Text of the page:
Democratization and Human Security in Postwar Sierra Leone by Joseph J. Bangura, Marda Mustapha

By Joseph J. Bangura, Marda Mustapha

The anthology investigates a few pertinent questions surrounding democratic governance and human safety in Sierra Leone after the tip of the civil warfare. The questions contain: how profitable is the democratization method in Sierra Leone? Is Sierra Leone progressing in the direction of sustained democracy or morphing right into a hybrid regime?

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A. ” International Journal of African Historical Studies 6 (1973): 413–442. Deveneaux, Gustav. Power Politics in Sierra Leone. Ibadan: Africa Universities Press, 1982. 34 JOSEPH J. BANGURA Englebert, Pierre and Kevin C. Dunn. Inside African Politics. Boulder and London: Lynne Rienner, 2013. Fyfe, Christopher. A History of Sierra Leone. London: Oxford University Press, 1962. Fyfe, Christopher. Sierra Leone Inheritance. London: Oxford University Press, 1964. Fyfe, Christopher. ” Africa 50, 4, (1980): 422.

Never carried mail packets themselves to the next Police Station but would ask or employ some passers-by—Creole or Timeneh—to perform the task for them” (Sierra Leone Weekly News 1890). The above quotes used different designations—“British subjects” and “Creole”—to refer to residents in the colony of settler descent in the nineteenth century. In the midtwentieth century, the term “Creole” was also used, alongside the designation “British citizens,” by a certain Mr. Nuumoe. He wrote to the editor of the paper stating that “the Creole population—descendants of the original colonists—have always considered themselves as 100 per cent British citizens and a cut above their bush brethren in the protectorate who only have protectorate status” (The Sierra Leone Weekly News 1950).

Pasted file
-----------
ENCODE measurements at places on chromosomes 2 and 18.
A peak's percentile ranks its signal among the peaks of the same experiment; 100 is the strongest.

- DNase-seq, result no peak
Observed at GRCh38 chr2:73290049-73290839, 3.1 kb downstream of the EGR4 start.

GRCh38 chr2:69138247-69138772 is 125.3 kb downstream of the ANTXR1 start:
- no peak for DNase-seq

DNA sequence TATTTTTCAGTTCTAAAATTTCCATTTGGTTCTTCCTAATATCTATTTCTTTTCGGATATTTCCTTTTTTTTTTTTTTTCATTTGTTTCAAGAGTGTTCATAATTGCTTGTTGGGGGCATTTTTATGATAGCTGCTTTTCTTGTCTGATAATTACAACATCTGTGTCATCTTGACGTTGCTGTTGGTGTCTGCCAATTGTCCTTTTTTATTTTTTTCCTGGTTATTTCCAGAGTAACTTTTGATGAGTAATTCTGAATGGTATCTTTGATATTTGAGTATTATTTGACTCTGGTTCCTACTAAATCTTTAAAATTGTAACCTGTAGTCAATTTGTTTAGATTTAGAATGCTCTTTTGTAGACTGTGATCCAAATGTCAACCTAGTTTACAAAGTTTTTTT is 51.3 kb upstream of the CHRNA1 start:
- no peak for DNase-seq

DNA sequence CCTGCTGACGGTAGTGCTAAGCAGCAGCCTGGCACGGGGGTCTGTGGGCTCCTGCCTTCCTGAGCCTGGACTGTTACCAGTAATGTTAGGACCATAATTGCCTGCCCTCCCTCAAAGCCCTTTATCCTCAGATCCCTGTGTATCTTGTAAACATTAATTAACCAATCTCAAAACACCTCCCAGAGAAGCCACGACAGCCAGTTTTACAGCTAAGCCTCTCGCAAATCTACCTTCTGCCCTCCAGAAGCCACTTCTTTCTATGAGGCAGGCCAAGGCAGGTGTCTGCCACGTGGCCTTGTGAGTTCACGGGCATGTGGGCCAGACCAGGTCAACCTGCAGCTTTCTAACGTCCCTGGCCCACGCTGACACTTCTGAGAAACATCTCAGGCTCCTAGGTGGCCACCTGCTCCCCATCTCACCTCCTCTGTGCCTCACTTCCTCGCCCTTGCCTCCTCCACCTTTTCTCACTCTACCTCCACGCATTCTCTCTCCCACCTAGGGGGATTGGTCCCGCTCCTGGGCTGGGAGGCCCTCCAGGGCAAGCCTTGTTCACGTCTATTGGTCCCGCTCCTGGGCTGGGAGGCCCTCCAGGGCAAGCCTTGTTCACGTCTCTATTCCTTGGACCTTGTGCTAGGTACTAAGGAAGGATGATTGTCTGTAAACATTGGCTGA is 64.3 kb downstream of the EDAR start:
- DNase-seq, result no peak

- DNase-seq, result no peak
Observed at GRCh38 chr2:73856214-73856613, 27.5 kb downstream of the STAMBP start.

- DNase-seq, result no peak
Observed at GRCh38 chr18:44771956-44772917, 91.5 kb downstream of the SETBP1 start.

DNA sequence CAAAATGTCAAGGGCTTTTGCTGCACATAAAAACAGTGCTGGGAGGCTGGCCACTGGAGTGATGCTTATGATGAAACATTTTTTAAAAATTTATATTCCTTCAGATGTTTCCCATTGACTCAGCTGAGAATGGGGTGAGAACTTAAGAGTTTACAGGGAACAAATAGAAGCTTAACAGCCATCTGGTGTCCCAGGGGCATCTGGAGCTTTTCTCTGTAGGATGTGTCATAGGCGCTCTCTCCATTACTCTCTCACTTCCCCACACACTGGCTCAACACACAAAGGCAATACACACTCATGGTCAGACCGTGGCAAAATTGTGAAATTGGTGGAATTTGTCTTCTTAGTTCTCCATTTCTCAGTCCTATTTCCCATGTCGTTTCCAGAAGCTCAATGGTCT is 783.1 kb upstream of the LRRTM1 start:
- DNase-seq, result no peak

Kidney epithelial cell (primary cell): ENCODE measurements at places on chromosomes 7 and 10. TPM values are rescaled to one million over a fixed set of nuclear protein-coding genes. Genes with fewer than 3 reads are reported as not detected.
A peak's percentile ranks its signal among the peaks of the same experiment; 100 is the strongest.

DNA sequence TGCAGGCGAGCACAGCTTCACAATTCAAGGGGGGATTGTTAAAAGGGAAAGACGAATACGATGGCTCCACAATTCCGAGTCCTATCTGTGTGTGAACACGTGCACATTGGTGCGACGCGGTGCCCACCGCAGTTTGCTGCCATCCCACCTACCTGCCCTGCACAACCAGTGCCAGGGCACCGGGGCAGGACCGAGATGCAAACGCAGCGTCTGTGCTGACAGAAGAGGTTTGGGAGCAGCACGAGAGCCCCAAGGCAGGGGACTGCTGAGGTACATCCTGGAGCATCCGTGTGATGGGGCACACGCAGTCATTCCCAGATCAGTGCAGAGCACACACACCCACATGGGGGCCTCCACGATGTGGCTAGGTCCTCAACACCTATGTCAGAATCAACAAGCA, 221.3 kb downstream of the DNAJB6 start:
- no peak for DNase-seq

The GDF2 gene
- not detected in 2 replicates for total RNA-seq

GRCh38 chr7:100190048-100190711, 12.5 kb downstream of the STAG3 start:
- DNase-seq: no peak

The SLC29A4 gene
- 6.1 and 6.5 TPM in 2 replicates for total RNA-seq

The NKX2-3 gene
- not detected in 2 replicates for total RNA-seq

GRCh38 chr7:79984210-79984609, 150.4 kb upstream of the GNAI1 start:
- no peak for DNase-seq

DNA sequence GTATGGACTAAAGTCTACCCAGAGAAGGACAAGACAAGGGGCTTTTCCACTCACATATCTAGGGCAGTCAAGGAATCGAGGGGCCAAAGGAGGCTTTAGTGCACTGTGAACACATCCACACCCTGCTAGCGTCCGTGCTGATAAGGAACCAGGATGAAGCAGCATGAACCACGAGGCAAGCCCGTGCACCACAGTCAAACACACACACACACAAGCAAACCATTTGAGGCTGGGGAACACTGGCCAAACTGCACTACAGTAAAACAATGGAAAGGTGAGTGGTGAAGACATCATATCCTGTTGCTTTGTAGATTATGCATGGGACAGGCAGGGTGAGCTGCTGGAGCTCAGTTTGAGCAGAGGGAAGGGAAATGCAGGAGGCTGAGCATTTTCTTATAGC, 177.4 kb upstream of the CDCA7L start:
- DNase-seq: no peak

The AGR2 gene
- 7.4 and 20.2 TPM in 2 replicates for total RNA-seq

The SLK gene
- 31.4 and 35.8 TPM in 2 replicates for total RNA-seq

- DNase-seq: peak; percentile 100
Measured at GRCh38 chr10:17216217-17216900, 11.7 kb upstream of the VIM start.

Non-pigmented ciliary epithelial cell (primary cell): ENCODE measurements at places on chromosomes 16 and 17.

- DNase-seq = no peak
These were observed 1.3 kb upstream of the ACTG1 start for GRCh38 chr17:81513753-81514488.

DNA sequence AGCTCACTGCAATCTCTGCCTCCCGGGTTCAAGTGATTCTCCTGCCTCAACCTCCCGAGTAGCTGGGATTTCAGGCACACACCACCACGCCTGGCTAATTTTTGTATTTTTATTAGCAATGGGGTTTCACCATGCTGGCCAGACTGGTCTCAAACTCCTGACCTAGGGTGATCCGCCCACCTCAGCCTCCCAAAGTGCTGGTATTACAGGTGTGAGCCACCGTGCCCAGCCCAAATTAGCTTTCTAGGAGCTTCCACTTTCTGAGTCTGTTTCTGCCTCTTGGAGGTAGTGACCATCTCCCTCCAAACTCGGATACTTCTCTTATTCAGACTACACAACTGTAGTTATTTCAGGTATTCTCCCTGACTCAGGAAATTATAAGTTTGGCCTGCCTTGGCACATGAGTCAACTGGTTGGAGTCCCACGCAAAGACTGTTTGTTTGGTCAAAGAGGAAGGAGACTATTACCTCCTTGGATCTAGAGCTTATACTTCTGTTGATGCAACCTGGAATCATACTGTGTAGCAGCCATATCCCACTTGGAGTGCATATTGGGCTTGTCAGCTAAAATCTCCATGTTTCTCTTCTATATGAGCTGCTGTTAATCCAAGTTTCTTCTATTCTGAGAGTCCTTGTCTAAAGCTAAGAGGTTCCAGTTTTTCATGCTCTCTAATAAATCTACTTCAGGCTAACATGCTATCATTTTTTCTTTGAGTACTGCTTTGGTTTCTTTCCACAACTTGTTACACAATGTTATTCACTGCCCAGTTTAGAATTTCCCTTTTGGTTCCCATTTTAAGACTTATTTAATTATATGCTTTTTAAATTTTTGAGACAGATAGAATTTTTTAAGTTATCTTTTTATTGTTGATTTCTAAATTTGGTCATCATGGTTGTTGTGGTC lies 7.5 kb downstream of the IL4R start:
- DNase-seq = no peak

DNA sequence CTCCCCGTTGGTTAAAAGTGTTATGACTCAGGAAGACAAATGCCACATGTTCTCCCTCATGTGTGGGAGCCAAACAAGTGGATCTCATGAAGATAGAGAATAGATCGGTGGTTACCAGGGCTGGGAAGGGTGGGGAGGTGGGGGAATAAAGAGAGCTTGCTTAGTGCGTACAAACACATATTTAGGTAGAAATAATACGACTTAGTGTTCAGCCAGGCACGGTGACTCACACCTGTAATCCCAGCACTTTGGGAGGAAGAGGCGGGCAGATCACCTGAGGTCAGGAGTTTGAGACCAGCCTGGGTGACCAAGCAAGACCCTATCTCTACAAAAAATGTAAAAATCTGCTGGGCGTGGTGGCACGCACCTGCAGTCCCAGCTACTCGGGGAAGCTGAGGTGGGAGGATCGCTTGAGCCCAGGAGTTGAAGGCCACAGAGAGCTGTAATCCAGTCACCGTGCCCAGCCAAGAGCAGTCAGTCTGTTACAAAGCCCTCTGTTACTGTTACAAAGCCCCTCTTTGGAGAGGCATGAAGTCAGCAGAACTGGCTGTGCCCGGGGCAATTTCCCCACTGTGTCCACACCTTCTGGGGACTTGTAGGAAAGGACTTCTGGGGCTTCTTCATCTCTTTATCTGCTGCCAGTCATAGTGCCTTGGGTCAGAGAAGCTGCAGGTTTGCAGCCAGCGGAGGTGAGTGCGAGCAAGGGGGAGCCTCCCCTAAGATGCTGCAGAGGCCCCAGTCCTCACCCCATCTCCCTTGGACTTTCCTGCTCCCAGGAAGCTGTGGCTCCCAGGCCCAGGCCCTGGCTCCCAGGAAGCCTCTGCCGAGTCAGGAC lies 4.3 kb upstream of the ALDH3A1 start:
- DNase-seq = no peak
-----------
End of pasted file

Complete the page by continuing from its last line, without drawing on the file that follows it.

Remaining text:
A number of factors influenced this historical process. First, the so-called “Temne” constructed an image of their identity for hegemonic reasons in a competitive polity. This came about through a carefully designed social process, that is, through the formation of what sociologists call voluntary associations. The associations conferred solidary benefits on those who signed on as members. Second, the “Temne” used cultural associations to enhance group solidarity and achieve what Cooper calls “group boundedness” (Cooper 2005).

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